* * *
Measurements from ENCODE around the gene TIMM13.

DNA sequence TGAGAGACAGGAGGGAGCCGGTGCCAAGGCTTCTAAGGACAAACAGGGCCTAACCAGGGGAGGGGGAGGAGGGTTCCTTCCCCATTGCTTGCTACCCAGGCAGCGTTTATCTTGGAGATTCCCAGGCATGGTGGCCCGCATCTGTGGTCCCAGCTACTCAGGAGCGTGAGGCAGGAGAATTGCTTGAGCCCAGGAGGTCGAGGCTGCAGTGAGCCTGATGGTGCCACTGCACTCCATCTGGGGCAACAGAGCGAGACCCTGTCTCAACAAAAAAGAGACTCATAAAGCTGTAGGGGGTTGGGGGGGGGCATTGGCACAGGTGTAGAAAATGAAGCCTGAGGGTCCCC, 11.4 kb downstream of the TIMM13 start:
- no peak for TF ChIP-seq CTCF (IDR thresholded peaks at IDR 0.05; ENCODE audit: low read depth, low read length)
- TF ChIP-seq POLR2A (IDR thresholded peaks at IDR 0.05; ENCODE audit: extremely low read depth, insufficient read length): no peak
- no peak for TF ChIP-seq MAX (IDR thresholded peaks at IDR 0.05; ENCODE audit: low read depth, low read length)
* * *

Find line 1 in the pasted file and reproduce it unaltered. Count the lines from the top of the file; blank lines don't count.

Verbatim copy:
Measurements from ENCODE around the gene TIMM13.